Fall is upon us, the season so aptly described by the poet Mary Oliver as “the old gold song of the almost finished year.” Harvest is done, acorns are littering our driveways and trails, and deciduous trees are recoloring and casting off their leaves. Best of all, although the days can still be quite warm, there is that faint flirtatious promise of the long-awaited rain.
I’ve often heard it said that California “has no seasons.” Instead of four distinct phases divided by the equinoxes, we Californians must make due with only two — hot dry summers and cool wet winters. In this view, fall is simply the calm before the storm. A time when not much is happening out there in nature.
In truth, fall is anything but static, especially in the North Bay. Nature is super busy out there. The next time you take a hike, try making a list of the changes you notice. Here’s my short list:
The days are not only getting shorter, but the character of the light is different. It seems softer, less harsh, more golden.
Leaves are changing color but not all at the same time or rate. Some stay yellowish and orange, others become vibrantly red and purple. Still others are just plain old brown, or still green.
Birds are migrating. Recent arrivals include hermit thrushes, varied thrushes, and very vocal golden-crowned sparrows with their descending mournful “oh dear me” call.
It’s easy to spot deer trails in the dry grass, peppered with piles of oblong pellets. Bucks have rubbed the velvet off their antlers and are acting strange.
Spiders are everywhere. They’ve been here all along, but now the females are larger and webs are more visible on dewy mornings. On warm breezy days, I can catch a glimpse of tiny ballooning young spiders, hoisted on shiny strands of gossamer silk by the wind.
None of these observations are unusual. Yet, have you ever wondered why the light changes?
Questioning the light
How do plants sense that winter is coming? Why do leaves change color? How do birds know when to migrate, deer know when to mate, or spiders know when construct their silky egg sacs?
Answers to these questions, like many in nature, are not fully understood by humans. We do know, however, that the mechanisms that trigger seasonal change in the responses of plants and the behavior of animals involve physics, chemistry and biology.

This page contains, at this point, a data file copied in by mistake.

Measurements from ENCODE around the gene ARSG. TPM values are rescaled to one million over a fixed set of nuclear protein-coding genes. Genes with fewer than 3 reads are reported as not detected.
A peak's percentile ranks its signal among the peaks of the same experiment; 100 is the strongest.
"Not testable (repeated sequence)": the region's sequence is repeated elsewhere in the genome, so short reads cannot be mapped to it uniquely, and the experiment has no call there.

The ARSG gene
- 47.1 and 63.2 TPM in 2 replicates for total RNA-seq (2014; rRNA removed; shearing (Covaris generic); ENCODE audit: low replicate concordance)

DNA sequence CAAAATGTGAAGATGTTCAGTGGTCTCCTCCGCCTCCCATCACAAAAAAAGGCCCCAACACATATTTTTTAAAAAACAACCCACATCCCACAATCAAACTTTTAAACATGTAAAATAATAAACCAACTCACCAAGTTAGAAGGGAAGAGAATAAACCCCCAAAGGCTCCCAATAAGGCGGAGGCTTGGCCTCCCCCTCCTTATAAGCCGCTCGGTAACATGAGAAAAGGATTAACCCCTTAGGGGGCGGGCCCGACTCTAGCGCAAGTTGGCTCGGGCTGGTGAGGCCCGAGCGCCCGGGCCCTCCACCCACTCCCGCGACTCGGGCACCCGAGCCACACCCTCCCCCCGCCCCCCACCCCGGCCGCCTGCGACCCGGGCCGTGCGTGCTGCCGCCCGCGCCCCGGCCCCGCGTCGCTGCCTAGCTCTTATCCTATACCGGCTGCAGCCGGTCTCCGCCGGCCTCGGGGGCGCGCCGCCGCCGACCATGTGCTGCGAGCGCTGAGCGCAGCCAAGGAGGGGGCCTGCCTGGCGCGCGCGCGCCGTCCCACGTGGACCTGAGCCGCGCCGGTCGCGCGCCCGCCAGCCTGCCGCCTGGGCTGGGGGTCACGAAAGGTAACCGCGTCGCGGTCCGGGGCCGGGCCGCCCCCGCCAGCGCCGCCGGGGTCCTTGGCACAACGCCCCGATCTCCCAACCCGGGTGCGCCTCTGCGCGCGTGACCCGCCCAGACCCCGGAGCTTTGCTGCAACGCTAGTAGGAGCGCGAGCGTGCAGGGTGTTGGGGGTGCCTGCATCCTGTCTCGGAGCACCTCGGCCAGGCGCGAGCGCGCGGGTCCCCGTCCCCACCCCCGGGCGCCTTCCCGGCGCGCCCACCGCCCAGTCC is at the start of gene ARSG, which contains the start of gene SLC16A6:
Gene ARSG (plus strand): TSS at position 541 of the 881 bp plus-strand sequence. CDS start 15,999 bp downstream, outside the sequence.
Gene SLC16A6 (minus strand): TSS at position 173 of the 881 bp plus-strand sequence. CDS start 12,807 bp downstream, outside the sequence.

Let’s start with the light. The earth is tilted 23.3 degrees from a vertical axis, always towards the North Star. The axis is an imaginary line running from one pole to the other. As it orbits, our planet presents a different aspect to the sun. In summer, the northern hemisphere is tilted toward the sun while in winter it is tilted away. Because we are also spinning on our axis one full turn every 24 hours, this tilting affects day length. The northern hemisphere receives much more total light during a 24-hour period in summer than it does in winter.
But why does the light look different? Imagine you’re holding a flashlight exactly perpendicular to a black piece of paper. The light hits the paper directly and forms an exact circle. Bright intense summer sunlight. Now tilt your flashlight so the light hits the paper at an angle. Here the light forms not a tight circle but a diffuse oval or egg shape, spreading the same amount of light over a greater swath of paper. This is sunlight in fall and winter.
Where to see great fall colors
You can’t really drive through Sonoma County without passing some of the most breathtaking fall colors in California, but here are a few destinations to put on your checklist:
Annadel State Park, Santa Rosa: To see the fall foliage from above, hike through Annadel State Park. Oak trees surround the walking paths leading to the hills. You’re rewarded for your efforts with breathtaking views of autumn sunsets.
Spring Lake, Santa Rosa: For those who prefer a leisurely autumn stroll - with family, friends or alone - follow the paths around Spring Lake and see the fall colors reflected in the water. Dress in layers and enjoy the park with less people - thanks to the cooler temperatures.
Highway to fall, various locations: As the seasons change, fans of fall and Instagram photographers join wine-lovers on Highways 12, 29 and 128, taking in the autumn scenery of Glen Ellen, Kenwood, Bennett Valley, Alexander Valley, Geyserville and Healdsburg from their car before making pitstops at tasting rooms and restaurants.
Red vine, various locations: In wine country, fall paints vineyards orange, yellow and red and some wineries have added specific foliage to highlight the season. At Chateau Montelana Winery in Calistoga and Jordan Winery in Healdsburg, to name a couple, red vines cover winery buildings.
Beringer Vineyards, St. Helena: An autumn drive through the historic elm tunnel on highway 29, en route to Beringer Vineyards in St. Helena, is like a fall rite of passage as the leaves turn yellow and gold.